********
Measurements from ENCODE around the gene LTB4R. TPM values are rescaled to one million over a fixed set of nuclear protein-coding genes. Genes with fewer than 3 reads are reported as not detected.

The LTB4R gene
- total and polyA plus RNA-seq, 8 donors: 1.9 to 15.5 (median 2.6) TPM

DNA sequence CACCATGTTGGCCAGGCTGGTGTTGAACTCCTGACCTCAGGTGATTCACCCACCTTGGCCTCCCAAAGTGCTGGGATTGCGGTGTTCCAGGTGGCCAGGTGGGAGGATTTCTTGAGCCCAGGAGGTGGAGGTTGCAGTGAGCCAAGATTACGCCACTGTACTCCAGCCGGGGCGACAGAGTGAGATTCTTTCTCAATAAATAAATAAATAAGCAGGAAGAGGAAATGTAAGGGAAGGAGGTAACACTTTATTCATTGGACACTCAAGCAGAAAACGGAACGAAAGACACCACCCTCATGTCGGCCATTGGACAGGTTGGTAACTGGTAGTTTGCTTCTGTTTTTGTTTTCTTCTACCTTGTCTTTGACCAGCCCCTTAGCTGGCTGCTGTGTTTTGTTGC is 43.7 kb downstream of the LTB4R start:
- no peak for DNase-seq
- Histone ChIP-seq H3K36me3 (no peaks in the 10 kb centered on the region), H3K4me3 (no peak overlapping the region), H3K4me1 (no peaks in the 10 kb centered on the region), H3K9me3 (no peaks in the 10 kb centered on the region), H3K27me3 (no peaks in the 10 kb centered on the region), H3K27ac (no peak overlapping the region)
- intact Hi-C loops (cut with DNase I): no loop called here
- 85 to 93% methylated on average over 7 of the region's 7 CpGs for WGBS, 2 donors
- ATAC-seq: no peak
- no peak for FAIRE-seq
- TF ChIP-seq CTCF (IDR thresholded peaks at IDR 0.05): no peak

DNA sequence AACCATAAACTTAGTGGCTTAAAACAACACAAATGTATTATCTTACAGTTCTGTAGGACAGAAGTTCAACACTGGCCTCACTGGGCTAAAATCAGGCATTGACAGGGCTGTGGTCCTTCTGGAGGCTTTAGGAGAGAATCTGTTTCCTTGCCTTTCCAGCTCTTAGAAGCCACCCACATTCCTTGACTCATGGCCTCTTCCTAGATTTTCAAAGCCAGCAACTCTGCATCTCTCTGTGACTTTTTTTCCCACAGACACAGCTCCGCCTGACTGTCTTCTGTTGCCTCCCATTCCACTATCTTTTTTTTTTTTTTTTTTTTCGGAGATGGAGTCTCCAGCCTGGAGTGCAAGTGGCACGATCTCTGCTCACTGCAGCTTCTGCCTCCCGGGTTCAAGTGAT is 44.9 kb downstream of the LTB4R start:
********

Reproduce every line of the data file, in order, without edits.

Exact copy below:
Measurements from ENCODE around the gene LTB4R. TPM values are rescaled to one million over a fixed set of nuclear protein-coding genes. Genes with fewer than 3 reads are reported as not detected.

The LTB4R gene
- total and polyA plus RNA-seq, 8 donors: 1.9 to 15.5 (median 2.6) TPM

DNA sequence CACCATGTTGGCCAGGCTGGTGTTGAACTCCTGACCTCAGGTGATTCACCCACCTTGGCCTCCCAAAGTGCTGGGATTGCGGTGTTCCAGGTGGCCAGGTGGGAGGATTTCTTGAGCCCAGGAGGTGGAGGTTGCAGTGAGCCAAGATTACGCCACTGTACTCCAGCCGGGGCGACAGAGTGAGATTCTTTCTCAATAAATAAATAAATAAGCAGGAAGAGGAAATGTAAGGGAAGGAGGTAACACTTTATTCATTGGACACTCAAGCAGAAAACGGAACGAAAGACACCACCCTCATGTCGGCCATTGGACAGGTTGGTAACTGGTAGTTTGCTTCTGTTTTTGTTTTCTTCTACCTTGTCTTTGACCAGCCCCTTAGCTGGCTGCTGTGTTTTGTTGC is 43.7 kb downstream of the LTB4R start:
- no peak for DNase-seq
- Histone ChIP-seq H3K36me3 (no peaks in the 10 kb centered on the region), H3K4me3 (no peak overlapping the region), H3K4me1 (no peaks in the 10 kb centered on the region), H3K9me3 (no peaks in the 10 kb centered on the region), H3K27me3 (no peaks in the 10 kb centered on the region), H3K27ac (no peak overlapping the region)
- intact Hi-C loops (cut with DNase I): no loop called here
- 85 to 93% methylated on average over 7 of the region's 7 CpGs for WGBS, 2 donors
- ATAC-seq: no peak
- no peak for FAIRE-seq
- TF ChIP-seq CTCF (IDR thresholded peaks at IDR 0.05): no peak

DNA sequence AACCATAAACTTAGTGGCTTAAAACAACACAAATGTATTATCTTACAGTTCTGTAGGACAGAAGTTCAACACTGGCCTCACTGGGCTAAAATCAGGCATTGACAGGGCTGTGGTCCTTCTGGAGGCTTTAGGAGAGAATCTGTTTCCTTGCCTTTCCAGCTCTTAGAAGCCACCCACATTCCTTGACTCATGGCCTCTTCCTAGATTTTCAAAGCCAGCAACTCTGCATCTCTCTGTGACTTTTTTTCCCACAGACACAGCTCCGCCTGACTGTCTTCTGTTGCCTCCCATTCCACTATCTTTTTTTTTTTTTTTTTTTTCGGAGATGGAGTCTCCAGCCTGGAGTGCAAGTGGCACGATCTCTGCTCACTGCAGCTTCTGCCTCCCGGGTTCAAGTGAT is 44.9 kb downstream of the LTB4R start: